Florida hosts its own Capitol sculptor

Mar 9, 2012

For the past few lawmaking sessions, a true artist has been laboring in the fourth floor rotunda of the Florida Capitol.  Tom Flanigan reports there’s a reason Sculptor Michael Jernigan is creating his latest project in one of the Capitol’s busiest places…

The Capitol’s fourth floor rotunda can be a crazed beehive of activity…especially during the final days of a legislative session. Lobbyists pack the marble-floored expanse between the main doors of House and Senate chambers.  Issue advocates yak on cell phones, or gaze anxiously at the big-screen TVs that broadcast legislative proceedings.  From time-to-time, lawmakers will hold media events in the space. 

But, in the middle of all the chaos, there is small island of calm and creativity.  A man, dressed in military combat camouflage, is sculpting a life-size head-and-shoulders portrait out of clay.  The person depicted is also obviously in the U.S. armed forces.  The artist is Michael Jernigan who now lives in Tallahassee.  He says being an artist was not a childhood aspiration.

“I grew up in rural North Carolina and didn’t see a real sculpture until I went on the senior class trip to Raleigh.”  
In fact, Jernigan was well into adulthood before he even tried his hand at sculpting.  He taught himself out of books at the beginning, then studied under some modern masters.  Today, his portraits can be found all over the Southeast.  But most are in or near the Florida CapitoL.

“In the past, I’ve done my hand holding the Palm Beach ballot.  I’ve done the donkey and the elephant in the Palooza Oscar figure.  I’ve done senate presidents and house speakers.  So it’s a way for me to kind of capture the history of what’s happening in state government in the moment and then put it in bronze so it’s around for a long time.”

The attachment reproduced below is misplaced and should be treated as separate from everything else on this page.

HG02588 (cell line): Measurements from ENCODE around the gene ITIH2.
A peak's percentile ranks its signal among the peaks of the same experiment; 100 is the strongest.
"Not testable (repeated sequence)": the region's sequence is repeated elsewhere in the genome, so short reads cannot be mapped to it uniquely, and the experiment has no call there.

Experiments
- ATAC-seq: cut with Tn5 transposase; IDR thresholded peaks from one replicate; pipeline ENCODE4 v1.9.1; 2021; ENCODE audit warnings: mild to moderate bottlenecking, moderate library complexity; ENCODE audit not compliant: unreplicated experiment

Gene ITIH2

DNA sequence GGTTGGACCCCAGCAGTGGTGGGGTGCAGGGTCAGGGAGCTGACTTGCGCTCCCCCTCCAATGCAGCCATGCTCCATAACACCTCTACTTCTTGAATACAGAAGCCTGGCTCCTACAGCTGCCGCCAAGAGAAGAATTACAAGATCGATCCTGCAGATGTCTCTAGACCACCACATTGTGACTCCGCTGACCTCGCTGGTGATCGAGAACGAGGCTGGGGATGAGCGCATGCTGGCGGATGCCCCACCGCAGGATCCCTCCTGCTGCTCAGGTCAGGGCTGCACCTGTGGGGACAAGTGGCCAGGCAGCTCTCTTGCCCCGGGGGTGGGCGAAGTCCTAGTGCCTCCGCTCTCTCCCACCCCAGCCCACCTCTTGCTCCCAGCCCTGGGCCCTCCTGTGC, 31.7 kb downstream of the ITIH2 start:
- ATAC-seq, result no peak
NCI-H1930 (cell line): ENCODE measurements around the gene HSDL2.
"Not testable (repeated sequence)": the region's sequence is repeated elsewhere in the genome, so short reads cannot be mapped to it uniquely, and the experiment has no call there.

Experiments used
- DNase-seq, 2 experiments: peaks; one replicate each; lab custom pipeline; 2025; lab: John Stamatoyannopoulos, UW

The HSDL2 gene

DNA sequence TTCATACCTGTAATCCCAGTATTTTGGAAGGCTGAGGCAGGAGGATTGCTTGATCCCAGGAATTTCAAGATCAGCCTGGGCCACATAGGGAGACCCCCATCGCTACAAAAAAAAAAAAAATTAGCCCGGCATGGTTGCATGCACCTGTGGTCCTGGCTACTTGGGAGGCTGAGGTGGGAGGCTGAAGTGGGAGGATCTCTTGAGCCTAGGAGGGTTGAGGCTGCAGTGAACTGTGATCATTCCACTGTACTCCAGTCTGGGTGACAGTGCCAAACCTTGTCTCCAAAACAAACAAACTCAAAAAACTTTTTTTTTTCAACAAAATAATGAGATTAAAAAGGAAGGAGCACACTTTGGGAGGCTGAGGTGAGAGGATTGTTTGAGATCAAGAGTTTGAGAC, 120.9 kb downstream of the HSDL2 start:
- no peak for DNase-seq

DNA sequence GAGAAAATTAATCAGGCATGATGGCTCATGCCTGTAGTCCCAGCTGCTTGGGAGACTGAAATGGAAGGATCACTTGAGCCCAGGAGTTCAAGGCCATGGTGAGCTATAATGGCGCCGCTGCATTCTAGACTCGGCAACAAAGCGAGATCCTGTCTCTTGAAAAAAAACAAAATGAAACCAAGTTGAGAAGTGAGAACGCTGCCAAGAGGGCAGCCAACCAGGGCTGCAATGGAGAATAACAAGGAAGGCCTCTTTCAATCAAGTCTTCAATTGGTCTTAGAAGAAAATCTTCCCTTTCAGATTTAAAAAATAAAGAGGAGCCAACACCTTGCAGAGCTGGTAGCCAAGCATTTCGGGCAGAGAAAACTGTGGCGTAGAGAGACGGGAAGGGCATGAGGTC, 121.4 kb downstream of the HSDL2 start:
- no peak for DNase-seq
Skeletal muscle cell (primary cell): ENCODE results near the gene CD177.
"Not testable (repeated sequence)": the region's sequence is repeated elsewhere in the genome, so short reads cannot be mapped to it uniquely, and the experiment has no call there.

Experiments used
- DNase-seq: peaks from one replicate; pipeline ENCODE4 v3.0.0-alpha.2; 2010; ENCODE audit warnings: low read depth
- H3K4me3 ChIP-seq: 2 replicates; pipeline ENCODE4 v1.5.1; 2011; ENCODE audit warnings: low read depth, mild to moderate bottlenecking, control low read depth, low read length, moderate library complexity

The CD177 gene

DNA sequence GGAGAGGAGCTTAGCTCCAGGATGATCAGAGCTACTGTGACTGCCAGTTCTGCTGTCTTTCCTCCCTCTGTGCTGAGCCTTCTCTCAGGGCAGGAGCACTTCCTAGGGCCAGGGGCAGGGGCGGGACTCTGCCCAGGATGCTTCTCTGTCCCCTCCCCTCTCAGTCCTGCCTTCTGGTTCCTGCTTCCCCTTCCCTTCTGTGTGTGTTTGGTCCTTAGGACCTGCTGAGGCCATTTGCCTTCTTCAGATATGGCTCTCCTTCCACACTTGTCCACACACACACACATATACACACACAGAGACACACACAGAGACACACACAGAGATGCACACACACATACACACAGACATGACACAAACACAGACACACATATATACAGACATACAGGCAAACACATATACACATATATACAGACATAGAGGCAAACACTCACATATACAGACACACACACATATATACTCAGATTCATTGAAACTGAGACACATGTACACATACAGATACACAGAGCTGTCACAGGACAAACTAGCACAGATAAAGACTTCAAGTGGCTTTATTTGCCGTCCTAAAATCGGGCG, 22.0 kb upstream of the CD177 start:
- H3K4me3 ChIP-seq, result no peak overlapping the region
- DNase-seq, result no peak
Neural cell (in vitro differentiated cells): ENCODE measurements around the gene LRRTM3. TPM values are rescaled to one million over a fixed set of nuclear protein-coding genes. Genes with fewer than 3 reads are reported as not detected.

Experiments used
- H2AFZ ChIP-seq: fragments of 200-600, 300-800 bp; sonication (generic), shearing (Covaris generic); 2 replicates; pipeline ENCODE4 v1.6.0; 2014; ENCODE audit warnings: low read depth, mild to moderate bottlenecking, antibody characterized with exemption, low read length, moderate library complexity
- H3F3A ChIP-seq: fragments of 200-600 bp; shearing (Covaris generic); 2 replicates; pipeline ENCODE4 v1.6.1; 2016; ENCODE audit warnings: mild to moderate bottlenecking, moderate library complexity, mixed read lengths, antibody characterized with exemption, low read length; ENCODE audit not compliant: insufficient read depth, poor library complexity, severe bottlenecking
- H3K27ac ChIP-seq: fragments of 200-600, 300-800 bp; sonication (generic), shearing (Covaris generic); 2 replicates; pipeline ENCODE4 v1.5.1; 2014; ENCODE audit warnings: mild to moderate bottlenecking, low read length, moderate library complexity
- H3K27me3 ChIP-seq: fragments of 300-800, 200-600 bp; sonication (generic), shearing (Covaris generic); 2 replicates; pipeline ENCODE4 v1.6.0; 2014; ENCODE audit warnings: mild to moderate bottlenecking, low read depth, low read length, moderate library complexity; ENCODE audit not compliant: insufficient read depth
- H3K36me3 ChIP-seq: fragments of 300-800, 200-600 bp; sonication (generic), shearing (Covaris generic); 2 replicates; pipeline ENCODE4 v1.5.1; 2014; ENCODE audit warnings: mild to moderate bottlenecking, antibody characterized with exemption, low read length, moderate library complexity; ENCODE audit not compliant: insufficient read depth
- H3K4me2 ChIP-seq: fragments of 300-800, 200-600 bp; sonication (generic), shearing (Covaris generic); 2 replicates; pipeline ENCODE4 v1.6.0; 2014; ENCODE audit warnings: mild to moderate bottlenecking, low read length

But a few years back, Jernigan took on a new project, his biggest yet.  He’s sculpting portrait busts of twenty-one members of the military.  They range from former U-S forces in Afghanistan Commander, now CIA Director, General David Patraeus on down.

“Part of wanting to do this project is to make it all-inclusive so that I included the Army, Navy, Air Force, Marines and Coast Guard.”

Jernigan says he starts working from photographs of his subjects.  But the finishing touches are done from life.  On this particular day, Army Captain Rickey Fitzgerald from Quincy, just west of Tallahassee, is at the Capitol for his sitting…

“Well it initially started out during our deployment.  Before we deployed, we were mobilized actually at the Capitol Building here.  He came up to me and introduced himself and talked about what he was doing and what he wanted to accomplish.”

Why did Jernigan select Fitzgerald for his project?  Fitzgerald says it was something he’d said that wound up in the local newspaper:

“Well, I was asked how I feel about leaving and I said it was all about doing my service and completing my duty and I think those were what actually pulled it over to him.”

Captain Fitzgerald is still a bit awestruck by the whole thing….

“This is awesome.  It’s awesome.  The first time I saw it, it surprised me.  It caught me off guard.  It’s just like I envisioned myself being.”

Jernigan has eighteen more works in need of finishing touches.  Since the subjects are scattered all over the country, he says that will mean a road trip…

“A company out of Goshen, Indiana – Keystone R.V. Company – has loaned the project a Toy Hauler R.V. that we can take around to each of the individuals and do a final sitting with them.”

It’ll all be done in a few years….

“The schedule is to finish the sculptures up by October, 2013 and then have three months for the exhibits to come together.  We will then have the first exhibit at the top of the State Capitol here in February of 2014.”
A national hall of heroes, the creation of which has been going on in the middle of the hustle and bustle that is the Florida Capitol Building.